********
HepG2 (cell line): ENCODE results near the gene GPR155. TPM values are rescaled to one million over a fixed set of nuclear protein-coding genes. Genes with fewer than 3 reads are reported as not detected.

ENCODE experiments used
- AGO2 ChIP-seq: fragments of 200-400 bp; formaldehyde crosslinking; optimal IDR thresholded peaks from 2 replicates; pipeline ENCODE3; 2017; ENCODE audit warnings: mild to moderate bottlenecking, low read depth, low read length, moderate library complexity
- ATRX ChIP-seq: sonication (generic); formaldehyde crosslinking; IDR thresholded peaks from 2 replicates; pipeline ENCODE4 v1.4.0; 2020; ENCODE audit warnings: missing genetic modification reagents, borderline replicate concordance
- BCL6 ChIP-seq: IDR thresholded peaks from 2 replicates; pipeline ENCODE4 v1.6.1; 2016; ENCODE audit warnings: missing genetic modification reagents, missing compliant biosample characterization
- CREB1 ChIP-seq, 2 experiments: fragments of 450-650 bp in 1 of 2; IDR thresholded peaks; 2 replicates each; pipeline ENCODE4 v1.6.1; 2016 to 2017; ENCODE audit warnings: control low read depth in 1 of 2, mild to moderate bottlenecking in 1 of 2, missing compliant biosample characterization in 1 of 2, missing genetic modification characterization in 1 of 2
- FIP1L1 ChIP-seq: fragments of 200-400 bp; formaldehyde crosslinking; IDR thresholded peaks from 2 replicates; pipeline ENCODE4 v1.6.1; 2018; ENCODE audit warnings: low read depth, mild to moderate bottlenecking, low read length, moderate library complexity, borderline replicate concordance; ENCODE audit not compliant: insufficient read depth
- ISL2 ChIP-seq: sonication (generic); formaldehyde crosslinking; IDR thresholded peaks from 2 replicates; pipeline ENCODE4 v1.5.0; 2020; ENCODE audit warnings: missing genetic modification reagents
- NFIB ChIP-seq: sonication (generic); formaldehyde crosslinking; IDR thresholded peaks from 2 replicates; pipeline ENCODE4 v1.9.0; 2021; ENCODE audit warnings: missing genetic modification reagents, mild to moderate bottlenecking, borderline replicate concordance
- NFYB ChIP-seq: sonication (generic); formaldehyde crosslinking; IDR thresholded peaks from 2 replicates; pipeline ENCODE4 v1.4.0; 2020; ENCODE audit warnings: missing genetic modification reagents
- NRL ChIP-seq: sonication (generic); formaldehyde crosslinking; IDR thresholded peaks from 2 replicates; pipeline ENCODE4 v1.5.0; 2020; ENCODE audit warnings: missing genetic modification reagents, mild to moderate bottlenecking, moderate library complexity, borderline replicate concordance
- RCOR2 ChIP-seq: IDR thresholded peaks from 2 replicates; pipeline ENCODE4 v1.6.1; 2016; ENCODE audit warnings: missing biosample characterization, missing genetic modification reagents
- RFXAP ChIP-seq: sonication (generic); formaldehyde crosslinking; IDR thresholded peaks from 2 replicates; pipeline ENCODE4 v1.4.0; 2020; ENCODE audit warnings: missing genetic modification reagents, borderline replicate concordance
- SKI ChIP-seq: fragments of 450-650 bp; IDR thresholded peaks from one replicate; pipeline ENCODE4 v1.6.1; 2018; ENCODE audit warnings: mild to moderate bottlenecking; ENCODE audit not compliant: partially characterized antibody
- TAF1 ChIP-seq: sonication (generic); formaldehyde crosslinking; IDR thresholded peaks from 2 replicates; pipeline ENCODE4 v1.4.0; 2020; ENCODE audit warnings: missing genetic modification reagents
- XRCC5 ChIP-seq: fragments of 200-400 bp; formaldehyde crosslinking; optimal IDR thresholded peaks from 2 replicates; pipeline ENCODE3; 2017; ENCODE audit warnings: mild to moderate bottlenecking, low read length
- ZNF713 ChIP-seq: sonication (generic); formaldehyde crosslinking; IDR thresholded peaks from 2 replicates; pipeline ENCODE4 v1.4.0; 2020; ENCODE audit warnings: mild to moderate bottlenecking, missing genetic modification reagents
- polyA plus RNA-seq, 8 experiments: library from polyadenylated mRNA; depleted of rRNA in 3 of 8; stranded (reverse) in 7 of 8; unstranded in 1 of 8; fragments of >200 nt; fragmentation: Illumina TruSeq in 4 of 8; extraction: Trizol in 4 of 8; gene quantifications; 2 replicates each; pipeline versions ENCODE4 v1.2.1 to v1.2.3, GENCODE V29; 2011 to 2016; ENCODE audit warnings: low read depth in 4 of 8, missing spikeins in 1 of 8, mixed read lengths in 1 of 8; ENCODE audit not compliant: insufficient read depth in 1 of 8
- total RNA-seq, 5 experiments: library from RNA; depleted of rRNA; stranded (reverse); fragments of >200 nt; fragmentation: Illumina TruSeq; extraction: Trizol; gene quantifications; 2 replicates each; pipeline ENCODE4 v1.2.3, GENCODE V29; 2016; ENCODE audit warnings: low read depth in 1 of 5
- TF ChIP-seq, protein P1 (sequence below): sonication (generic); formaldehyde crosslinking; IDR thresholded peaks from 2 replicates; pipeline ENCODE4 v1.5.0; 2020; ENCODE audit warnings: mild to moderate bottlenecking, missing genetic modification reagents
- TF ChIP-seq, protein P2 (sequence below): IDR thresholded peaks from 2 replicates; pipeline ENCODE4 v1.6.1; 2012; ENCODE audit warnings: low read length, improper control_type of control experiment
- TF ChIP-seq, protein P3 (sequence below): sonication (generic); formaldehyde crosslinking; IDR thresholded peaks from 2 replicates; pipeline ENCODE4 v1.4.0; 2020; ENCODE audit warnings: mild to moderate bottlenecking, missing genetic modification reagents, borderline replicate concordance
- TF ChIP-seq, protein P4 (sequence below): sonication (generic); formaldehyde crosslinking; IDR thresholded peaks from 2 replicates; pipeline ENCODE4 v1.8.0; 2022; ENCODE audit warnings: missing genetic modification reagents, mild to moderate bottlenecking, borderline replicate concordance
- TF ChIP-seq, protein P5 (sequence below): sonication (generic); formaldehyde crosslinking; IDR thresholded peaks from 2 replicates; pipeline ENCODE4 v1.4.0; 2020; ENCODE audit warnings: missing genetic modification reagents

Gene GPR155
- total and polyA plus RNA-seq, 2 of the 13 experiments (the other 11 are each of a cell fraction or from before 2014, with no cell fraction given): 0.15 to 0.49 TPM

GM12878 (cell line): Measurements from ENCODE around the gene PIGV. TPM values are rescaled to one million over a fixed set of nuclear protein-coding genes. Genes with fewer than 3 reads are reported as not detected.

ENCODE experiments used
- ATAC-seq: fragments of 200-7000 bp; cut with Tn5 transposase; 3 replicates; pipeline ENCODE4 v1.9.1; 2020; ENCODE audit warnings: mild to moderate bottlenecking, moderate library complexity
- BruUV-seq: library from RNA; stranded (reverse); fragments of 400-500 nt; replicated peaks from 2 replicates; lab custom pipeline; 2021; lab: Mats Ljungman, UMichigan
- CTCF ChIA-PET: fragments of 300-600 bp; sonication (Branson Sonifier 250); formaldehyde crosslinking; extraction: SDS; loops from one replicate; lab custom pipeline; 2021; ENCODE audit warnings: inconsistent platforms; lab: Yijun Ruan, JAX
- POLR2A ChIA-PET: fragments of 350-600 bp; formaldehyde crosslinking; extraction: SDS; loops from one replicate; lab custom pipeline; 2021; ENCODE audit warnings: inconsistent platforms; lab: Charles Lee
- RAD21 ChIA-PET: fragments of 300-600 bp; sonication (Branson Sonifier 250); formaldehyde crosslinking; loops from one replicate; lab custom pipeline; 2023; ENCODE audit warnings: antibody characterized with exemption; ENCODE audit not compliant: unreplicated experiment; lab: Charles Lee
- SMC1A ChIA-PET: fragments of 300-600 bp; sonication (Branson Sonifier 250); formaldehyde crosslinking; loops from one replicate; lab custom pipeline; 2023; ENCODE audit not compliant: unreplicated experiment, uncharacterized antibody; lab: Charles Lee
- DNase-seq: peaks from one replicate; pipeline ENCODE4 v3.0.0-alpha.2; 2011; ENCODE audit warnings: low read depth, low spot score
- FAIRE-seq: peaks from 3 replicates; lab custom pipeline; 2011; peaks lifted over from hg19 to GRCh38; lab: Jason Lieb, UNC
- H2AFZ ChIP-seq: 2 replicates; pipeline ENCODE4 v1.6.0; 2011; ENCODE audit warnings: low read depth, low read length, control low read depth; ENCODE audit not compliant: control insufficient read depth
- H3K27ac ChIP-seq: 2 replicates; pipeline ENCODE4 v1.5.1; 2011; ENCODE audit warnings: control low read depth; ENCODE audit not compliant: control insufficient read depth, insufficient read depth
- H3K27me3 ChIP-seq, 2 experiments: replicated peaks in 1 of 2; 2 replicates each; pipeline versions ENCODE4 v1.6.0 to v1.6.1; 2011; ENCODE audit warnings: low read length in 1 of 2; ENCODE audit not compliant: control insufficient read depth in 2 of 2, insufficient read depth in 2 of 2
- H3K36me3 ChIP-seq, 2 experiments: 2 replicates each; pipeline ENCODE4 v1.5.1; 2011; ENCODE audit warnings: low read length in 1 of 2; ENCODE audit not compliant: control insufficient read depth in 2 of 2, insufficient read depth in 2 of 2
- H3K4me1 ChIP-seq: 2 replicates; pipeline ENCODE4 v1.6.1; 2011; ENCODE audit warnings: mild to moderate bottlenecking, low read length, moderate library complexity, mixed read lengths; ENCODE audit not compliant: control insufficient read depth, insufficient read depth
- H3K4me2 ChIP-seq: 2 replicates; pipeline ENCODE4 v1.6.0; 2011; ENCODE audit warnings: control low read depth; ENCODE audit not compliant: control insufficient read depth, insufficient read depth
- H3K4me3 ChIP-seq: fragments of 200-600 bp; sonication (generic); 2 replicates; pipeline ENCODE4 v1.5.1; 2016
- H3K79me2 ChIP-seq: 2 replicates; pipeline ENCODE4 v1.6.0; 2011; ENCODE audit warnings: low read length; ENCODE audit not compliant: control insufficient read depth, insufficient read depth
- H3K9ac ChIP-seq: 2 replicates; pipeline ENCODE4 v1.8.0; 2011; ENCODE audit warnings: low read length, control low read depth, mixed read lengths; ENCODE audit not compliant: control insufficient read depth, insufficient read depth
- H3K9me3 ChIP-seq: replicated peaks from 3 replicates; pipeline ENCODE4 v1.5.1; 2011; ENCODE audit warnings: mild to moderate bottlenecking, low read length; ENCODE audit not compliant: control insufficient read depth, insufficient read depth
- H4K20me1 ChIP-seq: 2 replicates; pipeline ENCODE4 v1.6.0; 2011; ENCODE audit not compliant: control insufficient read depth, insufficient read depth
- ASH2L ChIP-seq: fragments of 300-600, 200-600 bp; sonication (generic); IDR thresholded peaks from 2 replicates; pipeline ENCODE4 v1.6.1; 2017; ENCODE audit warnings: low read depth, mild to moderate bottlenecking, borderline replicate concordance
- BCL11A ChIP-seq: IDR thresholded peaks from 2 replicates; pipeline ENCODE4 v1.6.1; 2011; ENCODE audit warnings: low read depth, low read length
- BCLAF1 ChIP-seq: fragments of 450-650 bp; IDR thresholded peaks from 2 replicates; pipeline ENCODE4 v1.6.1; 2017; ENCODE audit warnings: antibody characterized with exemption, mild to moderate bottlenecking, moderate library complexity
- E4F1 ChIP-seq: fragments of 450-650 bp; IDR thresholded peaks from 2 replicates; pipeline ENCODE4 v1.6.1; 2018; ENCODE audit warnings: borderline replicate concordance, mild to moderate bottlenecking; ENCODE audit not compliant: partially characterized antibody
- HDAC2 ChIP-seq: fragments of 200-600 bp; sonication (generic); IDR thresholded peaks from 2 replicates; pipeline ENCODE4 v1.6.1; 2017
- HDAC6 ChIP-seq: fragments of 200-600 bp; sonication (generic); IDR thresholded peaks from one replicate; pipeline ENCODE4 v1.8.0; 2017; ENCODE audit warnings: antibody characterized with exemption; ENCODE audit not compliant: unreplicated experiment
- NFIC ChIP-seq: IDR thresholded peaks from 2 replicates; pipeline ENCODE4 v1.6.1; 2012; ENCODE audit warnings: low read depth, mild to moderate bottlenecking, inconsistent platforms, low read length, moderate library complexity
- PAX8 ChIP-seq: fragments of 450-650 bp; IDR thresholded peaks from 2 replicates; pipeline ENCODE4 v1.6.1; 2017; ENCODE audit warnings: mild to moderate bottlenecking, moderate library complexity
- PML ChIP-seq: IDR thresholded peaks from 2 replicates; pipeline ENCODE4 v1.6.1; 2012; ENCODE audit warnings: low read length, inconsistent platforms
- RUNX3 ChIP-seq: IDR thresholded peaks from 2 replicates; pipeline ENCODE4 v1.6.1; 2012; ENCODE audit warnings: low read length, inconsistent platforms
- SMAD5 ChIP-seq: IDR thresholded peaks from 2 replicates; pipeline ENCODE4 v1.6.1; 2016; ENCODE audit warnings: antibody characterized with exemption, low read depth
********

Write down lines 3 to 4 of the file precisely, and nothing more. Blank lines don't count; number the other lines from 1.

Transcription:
- AGO2 ChIP-seq: fragments of 200-400 bp; formaldehyde crosslinking; optimal IDR thresholded peaks from 2 replicates; pipeline ENCODE3; 2017; ENCODE audit warnings: mild to moderate bottlenecking, low read depth, low read length, moderate library complexity
- ATRX ChIP-seq: sonication (generic); formaldehyde crosslinking; IDR thresholded peaks from 2 replicates; pipeline ENCODE4 v1.4.0; 2020; ENCODE audit warnings: missing genetic modification reagents, borderline replicate concordance